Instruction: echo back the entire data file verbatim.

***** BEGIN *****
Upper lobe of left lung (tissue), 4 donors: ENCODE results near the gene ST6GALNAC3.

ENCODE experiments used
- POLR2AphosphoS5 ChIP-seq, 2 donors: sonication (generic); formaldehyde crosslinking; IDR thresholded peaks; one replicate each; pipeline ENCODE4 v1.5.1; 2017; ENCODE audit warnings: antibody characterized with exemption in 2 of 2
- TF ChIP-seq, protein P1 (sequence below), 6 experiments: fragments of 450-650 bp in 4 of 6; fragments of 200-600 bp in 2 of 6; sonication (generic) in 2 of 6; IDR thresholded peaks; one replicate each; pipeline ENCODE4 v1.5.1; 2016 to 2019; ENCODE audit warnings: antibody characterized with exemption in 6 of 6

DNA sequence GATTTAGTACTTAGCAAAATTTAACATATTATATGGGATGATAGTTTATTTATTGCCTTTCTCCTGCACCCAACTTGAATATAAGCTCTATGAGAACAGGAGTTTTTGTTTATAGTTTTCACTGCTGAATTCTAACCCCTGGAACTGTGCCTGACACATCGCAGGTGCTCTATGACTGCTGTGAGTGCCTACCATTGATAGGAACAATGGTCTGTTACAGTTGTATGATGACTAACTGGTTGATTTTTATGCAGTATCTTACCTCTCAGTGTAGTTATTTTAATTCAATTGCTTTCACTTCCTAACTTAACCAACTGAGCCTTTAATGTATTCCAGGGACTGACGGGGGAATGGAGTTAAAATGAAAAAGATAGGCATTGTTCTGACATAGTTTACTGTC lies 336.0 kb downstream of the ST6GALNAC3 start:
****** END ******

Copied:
Upper lobe of left lung (tissue), 4 donors: ENCODE results near the gene ST6GALNAC3.

ENCODE experiments used
- POLR2AphosphoS5 ChIP-seq, 2 donors: sonication (generic); formaldehyde crosslinking; IDR thresholded peaks; one replicate each; pipeline ENCODE4 v1.5.1; 2017; ENCODE audit warnings: antibody characterized with exemption in 2 of 2
- TF ChIP-seq, protein P1 (sequence below), 6 experiments: fragments of 450-650 bp in 4 of 6; fragments of 200-600 bp in 2 of 6; sonication (generic) in 2 of 6; IDR thresholded peaks; one replicate each; pipeline ENCODE4 v1.5.1; 2016 to 2019; ENCODE audit warnings: antibody characterized with exemption in 6 of 6

DNA sequence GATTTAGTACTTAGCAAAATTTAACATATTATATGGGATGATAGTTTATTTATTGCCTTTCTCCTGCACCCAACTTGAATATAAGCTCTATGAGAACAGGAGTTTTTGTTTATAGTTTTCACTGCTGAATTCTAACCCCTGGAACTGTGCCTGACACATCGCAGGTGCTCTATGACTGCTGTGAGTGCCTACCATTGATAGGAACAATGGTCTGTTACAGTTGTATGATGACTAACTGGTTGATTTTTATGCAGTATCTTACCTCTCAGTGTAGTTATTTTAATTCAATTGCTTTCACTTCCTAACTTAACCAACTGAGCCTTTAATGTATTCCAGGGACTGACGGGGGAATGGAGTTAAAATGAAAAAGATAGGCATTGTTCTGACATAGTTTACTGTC lies 336.0 kb downstream of the ST6GALNAC3 start: